Dear Family & Friends,Kon ban wa (good evening)We have had a good week with our every-6-week interview with Pres. Hill on Monday, plus a great weekly Staff Meeting, a Zone Conference Training on Wed., and just trying to keep up with the regular office work the rest of the week.
Saturday we had a dai bo-oken to Ueno Park. It is a huge park that has a large lake, one half of it filled with the huge leaves of the lotus flower. It has some statues—one we thought was neat was of a Samurai warrior taking his dog for a walk, showing the daily life of such a warrior. It has some neat temples and pagodas, a zoo, a small amusement park, a big baseball field with two separate diamonds, and a number of museums.
On this day we went into three of the museums.The first one is the Shitamachi Museum: It has several displays that show what buildings and residences were like in the Edo era (@1868) and the Taisho and Meiji period (@ 1926). It was very fascinating seeing such authentic portrayal of how they used to live in Tokyo during those times.
One of the displays was a fortune-telling stand. You take a long stick out of a box with a small hole. On the stick is some Kanji. You go to the big box with lots of little drawers that have Kanji letters on them and find the one that has your Kanji on it. You take a paper out of the drawer and read what your fortune is. Thank heavens, they have a translation for it. Mine said, “Good Fortune. You are just on the way of improving your fortune. Don’t be impatient and take your sufficient time in doing work. Lost articles can be found. It’s good all for starting trip, moving house, and others. Keep in mind that ‘Virtue triumphs over vice’.”
The second floor of the museum was a special display of children’s toys, a lot of which we recognized. I don’t know who originated a lot of them, Japan or America, but it was so fun to see their versions of things. There were paper dolls that were smaller and with much more detail, balsam wood airplanes that were painted really nice, various wood toys and games, Chinese Checkers, dolls of all sizes and shapes, different kinds of cards, a pogo stick, stilts, a tricycle, a rocking horse on wheels, a model of a ship, and much, much more. It was so fun to see!The second one is the Tokyo National Museum, which includes 5 buildings, of which we saw three:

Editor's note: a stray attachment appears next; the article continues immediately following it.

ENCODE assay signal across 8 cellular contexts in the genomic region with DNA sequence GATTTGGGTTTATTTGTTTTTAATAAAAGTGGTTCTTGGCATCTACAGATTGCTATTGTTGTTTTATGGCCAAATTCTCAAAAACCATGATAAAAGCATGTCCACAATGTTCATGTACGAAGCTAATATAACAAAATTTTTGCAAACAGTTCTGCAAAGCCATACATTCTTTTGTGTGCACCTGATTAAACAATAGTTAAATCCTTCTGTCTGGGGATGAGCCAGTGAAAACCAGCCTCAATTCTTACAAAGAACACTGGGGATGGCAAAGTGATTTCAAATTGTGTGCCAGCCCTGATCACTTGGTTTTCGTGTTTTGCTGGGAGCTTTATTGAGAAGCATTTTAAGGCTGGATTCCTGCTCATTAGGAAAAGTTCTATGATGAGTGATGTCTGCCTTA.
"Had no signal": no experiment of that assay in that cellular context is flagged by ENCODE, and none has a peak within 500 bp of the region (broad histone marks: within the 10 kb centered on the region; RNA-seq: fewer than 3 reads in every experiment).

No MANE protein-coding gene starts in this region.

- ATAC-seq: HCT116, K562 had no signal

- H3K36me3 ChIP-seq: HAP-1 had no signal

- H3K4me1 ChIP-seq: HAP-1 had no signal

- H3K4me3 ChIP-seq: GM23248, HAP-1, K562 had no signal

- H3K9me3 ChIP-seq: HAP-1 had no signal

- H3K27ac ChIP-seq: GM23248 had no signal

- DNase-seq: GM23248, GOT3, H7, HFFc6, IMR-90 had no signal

The main building was built in 1937. It is call Honkan, and is the display of Japanese history, art, and archaeology. The two main floors were filled with displays of such things as: sculpture, metal art, ceramics, lacquerware (did you know that the name for lacquerware used to be “Japan” just like the name for porcelain is “China”?), swords, Buddhism, Zen & Ink paintings, attire of the military elite, folding screen paintings, Noh and Kabuki costumes and art, etc. We had such fun looking at all the stuff they had!!
The second building was adjoining the first one and was called Heiseikan. Built in 1999, it has Japanese Archaeology, including stuff it says dates back to 4,000 BC and even a few things to10,000 BC. It was all amazing stuff.
The third building was the Toyokan Asian Gallery. It had stuff from every country that you would consider Middle East Asia and Far East Asia. This included such countries as Egypt, Pakistan, Iran, Thailand, all over China, and Korea, and Japan. It was laid out so you traveled in a circle, going from floor to floor, always going up. Pretty neat stuff. The Egyptian stuff was like what they have in the Cairo Museum, only there were just a few things. By the time we were done, we were sooooo tired, but we felt it was a great day.
Hope you can enjoy the photos on our blog when we finally get them posted!!Our thought for the day is: “Be of good comfort, be of one mind, live in peace; and the God of love and peace shall be with you.” 2 Corinthians 13:11Love,Jim & Pat